In the garden this week January 15, 2010

  • Mark is keeping an eagle eye out for the nasty potato and tomato psyllid which has made an unwelcome arrival in this country. A call from a Central Taranaki gardener describing psyllid-like symptoms had him searching the internet for additional information. The psyllid is a bit like a white fly but it will destroy crops if left untreated. It injects a bacteria into the plant in the process of sucking the sap and that bacteria weakens the host. Alas it has been found already in Taranaki. If your potatoes or tomatoes have symptoms which don’t look quite right for standard blight, seek out additional advice. All garden centres have apparently been circulated with information on this pest from Crop and Food. It appears that the psyllid may be easier to control than whitefly and can be treated with a pyrethrum but early action is essential. Plants can grow out of it if you get onto it early enough.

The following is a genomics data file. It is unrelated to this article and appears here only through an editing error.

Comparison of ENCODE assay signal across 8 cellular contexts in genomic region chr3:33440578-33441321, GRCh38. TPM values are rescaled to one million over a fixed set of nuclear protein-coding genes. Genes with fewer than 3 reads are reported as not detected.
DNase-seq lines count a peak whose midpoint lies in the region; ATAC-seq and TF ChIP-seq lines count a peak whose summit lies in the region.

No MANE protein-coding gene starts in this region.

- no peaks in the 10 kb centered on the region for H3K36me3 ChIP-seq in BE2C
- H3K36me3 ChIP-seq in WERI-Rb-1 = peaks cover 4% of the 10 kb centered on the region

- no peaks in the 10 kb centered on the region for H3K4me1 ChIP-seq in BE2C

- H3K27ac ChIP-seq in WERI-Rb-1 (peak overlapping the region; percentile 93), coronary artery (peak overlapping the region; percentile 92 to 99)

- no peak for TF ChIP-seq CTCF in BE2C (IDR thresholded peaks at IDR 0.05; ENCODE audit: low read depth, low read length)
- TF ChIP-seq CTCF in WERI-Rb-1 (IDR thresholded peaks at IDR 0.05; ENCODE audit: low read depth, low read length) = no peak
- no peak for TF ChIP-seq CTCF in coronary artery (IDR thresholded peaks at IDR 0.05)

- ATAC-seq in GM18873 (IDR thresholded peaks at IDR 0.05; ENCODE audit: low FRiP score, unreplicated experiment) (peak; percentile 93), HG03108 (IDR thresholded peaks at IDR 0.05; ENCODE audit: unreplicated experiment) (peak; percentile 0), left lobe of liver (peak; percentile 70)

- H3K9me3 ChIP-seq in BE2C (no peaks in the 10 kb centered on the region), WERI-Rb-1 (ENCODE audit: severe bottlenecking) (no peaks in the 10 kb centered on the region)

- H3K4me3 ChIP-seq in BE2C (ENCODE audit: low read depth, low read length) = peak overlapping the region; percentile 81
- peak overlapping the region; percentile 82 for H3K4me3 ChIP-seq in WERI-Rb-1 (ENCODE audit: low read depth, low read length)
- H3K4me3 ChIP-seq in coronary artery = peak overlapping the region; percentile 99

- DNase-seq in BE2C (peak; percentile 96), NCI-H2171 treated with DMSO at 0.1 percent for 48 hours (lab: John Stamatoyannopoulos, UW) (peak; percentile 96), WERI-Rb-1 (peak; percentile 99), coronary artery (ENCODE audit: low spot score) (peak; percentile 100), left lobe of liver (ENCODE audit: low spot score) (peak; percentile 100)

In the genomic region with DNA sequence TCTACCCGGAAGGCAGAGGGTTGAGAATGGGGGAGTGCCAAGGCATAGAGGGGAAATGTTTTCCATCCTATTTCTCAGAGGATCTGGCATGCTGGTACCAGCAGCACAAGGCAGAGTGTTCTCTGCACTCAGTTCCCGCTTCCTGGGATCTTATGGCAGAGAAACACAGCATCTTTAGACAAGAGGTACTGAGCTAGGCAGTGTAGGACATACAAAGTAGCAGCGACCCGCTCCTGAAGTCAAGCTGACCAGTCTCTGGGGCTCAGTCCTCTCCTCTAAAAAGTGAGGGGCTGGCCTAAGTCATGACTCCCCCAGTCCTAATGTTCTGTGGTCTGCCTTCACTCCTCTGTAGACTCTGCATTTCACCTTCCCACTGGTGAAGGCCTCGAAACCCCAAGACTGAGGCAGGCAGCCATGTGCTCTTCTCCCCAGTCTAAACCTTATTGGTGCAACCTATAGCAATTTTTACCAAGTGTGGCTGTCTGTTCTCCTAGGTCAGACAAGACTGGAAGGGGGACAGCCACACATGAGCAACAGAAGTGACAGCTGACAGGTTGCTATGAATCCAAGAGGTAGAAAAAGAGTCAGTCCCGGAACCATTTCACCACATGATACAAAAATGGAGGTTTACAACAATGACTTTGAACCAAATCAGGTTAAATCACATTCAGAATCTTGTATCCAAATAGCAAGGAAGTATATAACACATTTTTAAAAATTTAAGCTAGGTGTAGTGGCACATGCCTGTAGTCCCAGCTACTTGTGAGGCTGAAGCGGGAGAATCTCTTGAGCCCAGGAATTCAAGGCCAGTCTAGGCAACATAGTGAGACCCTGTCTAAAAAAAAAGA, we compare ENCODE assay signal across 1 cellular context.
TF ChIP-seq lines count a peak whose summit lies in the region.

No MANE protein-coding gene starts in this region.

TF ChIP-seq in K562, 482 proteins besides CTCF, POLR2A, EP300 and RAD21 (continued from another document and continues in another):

• It is time to get a summer copper spray onto citrus trees. Whilst mostly easy care, the occasional preventative spray on these can pay dividends in avoiding premature fruit drop.
  • Winter firewood needs to be felled without delay if it is to dry in time. This is by way of motivating you to get out and prune your cherry trees now. Cherry wood burns well.
  • Now is also a good time to get out and carry out summer pruning and limbing up on evergreen trees and shrubs. Cleaning out the accumulated debris from dense conifers can reduce the habitat for slugs and snails and keep the plant in a healthier state with better air movement.
  • • Do not let your vegetable garden dry out. Most vegetables put on a great deal of rapid growth and adequate moisture is essential to sustain that.
  • Keep mounding up the earth around potatoes. This protects the tubers from the sun which is what turns them green and there is a school of thought that says it leads to a heavier crop but we have not seen proof of this.
  • Continue planting successional salad vegetables, green leafy veg, corn, beetroot and dwarf beans.
  • The article on the food pages on Tuesday listing edible flowers missed out courgette flowers (divine stuffed with a ricotta mixture – pumpkin flowers can also be used) and day lilies. If you don’t mid sacrificing the flowers, day lily buds are surprising tasty and can be a good addition to salads.